Graeme Souness was right to say on Sky that Mo Salah dived in winning a penalty for Liverpool against West Ham. But he was wrong to suggest a foul had not been committed.
West Ham defender Arthur Masuaku hacked at Salah's leg, which is not permitted.
Referee Kevin Friend would have been within his rights to award a penalty and then book Salah for exaggerating his fall. There is no reason at all why that cannot happen.
Mohamed Salah has been accused of diving during Saturday's win against West Ham at Anfield
Players are often fouled and then dive to make sure the referee is in no doubt. It is still a form of cheating and should be punished.
Salah has form. He does dive. Anyone who can't see that isn't looking properly and he has other flaws, too. He can be horribly greedy, for example.
One of the benefits of doing this job is seats from where you see the pattern of play developing early.
With Liverpool, it's common to see Salah in possession with options left and right. Very often he will not even consider either. He will merely press on in possession with just one thought in his mind. Goal.
At Burnley last season it all spilled over when he ignored Sadio Mane. Mane — no doubt fed up of a recurring pattern — lost the plot a little, ranting at Salah with such energy that he was soon substituted.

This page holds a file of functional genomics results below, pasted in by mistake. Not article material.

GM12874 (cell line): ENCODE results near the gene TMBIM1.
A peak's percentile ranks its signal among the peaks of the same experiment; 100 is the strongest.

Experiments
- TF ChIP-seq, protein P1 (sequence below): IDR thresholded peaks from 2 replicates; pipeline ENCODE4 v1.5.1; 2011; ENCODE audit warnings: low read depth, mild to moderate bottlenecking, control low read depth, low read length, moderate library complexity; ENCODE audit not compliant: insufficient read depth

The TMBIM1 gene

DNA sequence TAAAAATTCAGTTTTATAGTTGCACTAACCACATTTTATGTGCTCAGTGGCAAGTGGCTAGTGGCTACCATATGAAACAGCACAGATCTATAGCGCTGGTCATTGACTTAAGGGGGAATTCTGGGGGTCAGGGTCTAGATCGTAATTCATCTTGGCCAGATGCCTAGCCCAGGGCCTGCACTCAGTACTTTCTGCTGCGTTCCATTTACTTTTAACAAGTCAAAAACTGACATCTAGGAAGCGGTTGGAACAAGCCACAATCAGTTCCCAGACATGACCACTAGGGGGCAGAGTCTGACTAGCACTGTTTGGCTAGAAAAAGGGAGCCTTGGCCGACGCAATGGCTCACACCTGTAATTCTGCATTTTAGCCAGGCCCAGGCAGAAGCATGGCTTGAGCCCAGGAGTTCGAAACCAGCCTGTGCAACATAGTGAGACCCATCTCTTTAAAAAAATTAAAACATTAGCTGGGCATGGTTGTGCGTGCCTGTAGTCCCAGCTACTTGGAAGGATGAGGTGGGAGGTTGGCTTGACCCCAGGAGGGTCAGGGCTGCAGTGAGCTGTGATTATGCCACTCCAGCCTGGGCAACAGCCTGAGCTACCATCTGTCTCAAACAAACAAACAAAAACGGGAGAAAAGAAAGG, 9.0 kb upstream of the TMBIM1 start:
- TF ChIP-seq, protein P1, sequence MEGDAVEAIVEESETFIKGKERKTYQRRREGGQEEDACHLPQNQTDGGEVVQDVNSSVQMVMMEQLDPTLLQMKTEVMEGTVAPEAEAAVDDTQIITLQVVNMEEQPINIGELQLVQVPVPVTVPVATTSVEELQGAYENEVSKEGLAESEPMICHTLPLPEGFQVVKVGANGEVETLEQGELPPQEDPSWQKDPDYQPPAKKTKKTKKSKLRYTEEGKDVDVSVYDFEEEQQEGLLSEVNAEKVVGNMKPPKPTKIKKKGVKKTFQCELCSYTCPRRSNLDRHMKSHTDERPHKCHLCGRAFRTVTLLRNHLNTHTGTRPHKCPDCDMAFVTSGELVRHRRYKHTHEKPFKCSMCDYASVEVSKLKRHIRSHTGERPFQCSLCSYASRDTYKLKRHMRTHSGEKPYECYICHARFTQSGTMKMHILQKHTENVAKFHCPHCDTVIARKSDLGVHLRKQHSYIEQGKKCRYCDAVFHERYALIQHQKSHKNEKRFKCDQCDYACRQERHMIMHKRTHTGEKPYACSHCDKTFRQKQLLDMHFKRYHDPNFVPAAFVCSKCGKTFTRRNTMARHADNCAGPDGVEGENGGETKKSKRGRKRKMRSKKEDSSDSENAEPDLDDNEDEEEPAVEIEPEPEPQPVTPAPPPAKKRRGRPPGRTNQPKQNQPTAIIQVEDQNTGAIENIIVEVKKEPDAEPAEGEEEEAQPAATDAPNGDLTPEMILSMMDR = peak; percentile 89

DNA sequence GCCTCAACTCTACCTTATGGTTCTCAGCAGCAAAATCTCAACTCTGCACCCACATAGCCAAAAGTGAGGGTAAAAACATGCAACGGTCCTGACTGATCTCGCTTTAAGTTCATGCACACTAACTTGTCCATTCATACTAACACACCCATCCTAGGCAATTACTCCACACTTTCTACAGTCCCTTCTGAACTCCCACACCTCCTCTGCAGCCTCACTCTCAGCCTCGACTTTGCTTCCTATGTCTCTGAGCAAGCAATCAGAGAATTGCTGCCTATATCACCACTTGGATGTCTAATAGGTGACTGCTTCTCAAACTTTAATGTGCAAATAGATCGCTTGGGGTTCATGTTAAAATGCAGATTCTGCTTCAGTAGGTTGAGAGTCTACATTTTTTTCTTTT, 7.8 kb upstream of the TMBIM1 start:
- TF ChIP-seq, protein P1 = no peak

Graeme Souness claimed Salah fell unnaturally during Liverpool's victory against West Ham
Salah went to ground under pressure from Arthur Masuaku and Kevin Friend gave the spot kick
Liverpool won 3-0 but the issue lingered a little. Salah was eventually called to Jurgen Klopp's office to discuss it, only to reveal to his manager that he and Mane had already moved on.
So Salah must occasionally be as troublesome to play with as he is to play against but the bottom line is that the Egyptian is worth it simply because the really great players usually are. At Manchester United Cristiano Ronaldo is spoken of fondly. He also dived. And he was also was greedy, too. Maddeningly so.
Senior players at Old Trafford used to complain to Sir Alex Ferguson about it but speak to them now and they won't mention it.
Two of the most team-orientated players of Ronaldo's time are Roy Keane and Gary Neville but they will talk only of his drive, his work ethic and of course the number of trophies (eight) he helped them win. In European competitions, Ferguson played Ronaldo up front as he knew he wouldn't work hard enough when United didn't have the ball.
Replays showed Masuaku made contact with Salah's leg, although his fall has been criticised
Wayne Rooney had to fill in on the left of midfield. We can imagine how Rooney felt about that. But in 2008 United won the Champions League and Ronaldo scored in the final.